This article is about Injection molding and 3D printing and why they are still not in the same page? Let’s see the why in detail
Injection molding is one of the most versatile process to make mass production of the plastic parts. This process also helps in making complicated parts in less time and therefore the capital expenditure is reduced. An injection mould is required prior this process and molten material will occupy the hollow space in mould cavity which forms a defined shape. Repeatability is the major highlight of this process.
On the other hand 3D printing is an additive manufacturing process. It works by adding one layer over the top of the other until it reaches its dimension. Molding is not required and you can start from base and work up to the surface.
Factors to consider while choosing the right manufacturing techniques
If we talk about 3D printing, it creates three-dimensional object from computer design using various 3D printing methods like SLS (Selective Laser Sintering) printer or FDM (Fused Deposition Modeling) printers etc. 3D printing is seen as a cost-effective way to make parts but I think it has is own limitations. 3D printing factors that we should consider while putting injection molding on the same page depends majorly upon batch size or the production volume, repeatability, material type and the rigidity of the material.
On the other hand, injection molding needs an initial big investment in terms of injection machine and the critical part that is injection mould. Imagine you have an initial order for say 1000 parts and you have to send 10 piece prototypes for inspection with in a limited time. Now if you follow to make an injection mould, it has a minimum lead time of 4-6 weeks – then molding, finishing and inspection. Also if some discrepancies come up, all of these process go to waste and you will have to start from the beginning. Here if you take the 3D printer, you can have rapid prototyping within some hours to a day in large cases depending upon the complexity of geometry.
Comparing strength and weakness of Injection molding and 3D printing
Injection molding and 3D printing both have their own advantages and disadvantages. In case of injection molding – production volume, repeatability and cost /piece play a big role. If we set aside initial investment like setup cost and injection mould cost once in practice can make a large volume of material in very cost-effective way efficiently. Also, machines runs for 24X7 keeping the same consistent workflow. Composite material like a polyurethane with metal inserted material can easily get molded in injection molding. Surface finish and finishing operation can be easily done or completely avoided in some cases. So we have a very less time constraints in meeting the supply chain demand. One more interesting fact is that as the whole material is kind of poured in one single shot therefore the strength of the objects manufactured is pretty solid.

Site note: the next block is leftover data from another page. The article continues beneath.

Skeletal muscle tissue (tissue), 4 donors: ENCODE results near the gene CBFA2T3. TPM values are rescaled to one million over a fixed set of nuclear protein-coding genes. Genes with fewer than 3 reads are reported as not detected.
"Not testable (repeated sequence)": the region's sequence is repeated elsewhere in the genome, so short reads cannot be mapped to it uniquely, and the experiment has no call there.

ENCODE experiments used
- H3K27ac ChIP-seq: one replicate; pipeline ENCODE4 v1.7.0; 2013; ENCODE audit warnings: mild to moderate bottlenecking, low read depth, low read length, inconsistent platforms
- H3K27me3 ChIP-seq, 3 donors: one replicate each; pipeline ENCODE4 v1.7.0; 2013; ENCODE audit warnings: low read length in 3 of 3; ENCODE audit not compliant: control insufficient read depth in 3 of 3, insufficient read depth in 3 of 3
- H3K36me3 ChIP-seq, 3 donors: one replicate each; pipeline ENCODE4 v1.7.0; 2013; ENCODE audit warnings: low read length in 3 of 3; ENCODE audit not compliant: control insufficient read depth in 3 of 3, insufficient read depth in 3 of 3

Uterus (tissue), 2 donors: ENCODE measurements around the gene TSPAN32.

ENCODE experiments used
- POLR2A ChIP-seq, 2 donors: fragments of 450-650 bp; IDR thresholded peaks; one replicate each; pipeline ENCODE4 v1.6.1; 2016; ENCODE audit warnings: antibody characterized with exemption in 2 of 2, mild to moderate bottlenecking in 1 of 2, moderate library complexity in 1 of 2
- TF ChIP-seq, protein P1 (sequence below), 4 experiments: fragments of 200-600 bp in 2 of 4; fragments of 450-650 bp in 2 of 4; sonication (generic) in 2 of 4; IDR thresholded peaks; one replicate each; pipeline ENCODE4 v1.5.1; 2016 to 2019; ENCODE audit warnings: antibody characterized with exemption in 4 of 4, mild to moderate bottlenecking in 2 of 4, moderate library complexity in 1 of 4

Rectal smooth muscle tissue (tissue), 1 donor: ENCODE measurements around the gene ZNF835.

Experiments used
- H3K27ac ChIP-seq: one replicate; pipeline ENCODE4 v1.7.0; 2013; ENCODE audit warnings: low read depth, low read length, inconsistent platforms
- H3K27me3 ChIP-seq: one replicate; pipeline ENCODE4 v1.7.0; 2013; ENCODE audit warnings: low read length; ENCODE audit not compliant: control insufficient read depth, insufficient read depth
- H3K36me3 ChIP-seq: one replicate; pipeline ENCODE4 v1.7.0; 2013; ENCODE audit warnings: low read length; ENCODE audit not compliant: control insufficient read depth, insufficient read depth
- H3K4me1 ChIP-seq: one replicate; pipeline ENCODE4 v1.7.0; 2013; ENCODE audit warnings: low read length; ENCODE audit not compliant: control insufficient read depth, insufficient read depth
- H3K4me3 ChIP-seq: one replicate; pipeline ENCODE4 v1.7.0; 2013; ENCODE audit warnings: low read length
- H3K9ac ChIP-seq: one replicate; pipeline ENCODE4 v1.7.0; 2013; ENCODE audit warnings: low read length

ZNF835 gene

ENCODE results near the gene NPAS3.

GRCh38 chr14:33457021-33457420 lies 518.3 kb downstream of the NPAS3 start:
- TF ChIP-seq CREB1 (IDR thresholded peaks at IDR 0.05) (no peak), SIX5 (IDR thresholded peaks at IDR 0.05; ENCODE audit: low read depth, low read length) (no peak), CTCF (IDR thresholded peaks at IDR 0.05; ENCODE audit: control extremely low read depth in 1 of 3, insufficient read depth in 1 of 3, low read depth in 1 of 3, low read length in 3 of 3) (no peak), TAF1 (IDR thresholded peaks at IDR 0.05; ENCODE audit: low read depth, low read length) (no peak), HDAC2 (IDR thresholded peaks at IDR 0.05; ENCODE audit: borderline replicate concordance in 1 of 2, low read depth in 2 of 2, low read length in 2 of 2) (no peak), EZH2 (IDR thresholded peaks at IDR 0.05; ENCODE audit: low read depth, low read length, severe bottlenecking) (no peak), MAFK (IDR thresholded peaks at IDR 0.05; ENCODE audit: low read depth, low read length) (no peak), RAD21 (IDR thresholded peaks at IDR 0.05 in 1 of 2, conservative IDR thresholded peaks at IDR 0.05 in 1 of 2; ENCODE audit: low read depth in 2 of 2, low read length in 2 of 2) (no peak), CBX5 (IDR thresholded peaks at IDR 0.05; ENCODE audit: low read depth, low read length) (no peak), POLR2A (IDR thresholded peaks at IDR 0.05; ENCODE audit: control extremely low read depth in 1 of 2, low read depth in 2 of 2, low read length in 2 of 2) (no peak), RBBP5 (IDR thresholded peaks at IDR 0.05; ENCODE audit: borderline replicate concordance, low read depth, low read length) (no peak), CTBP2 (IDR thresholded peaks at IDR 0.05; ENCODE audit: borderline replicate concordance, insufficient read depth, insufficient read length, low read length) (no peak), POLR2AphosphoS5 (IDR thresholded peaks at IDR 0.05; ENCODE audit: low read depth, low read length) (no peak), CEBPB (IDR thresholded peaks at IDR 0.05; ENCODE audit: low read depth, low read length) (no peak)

For 3D printing one thing that come to my mind very first is making anything anytime possible within a short duration without pouring out a lot of budget. Say we have to inspect and determine whether a prototype will work or not, we can do that. The lead time therefore gets reduced. Also if there is anything that we do not like in the prototype, we can change it in the design model and the second one we print will bear the changes. So, this customization at any point gives a big advantage whereas in injection molding scraping a mould will cost us a lot of money and most importantly time. Although it becomes impractical to print tens or thousands of similar material using 3D printing due to the cost involve to it and post printing operations. Like we discussed before, injection molded material can be mould finished or some post molding operations required but in 3D printing the cutting and finishing of structure tree and surface finish is required after printing which takes long time in post production.
Therefore in my opinion we should not compare injection molding and 3D printing and put them on the same page rather both can work alongside for our benefit. For example a workflow could be like using 3D printing for prototyping and inspection, once approved we can go for injection mold and repeat the process for larger batch. So depending upon the industry and budget both manufacturing technique should be weighed before making a final decision. Hope this opinion and the content above help you to make the right choice.
Nabin Kamal Haldar: Application Engineer at Futurescape
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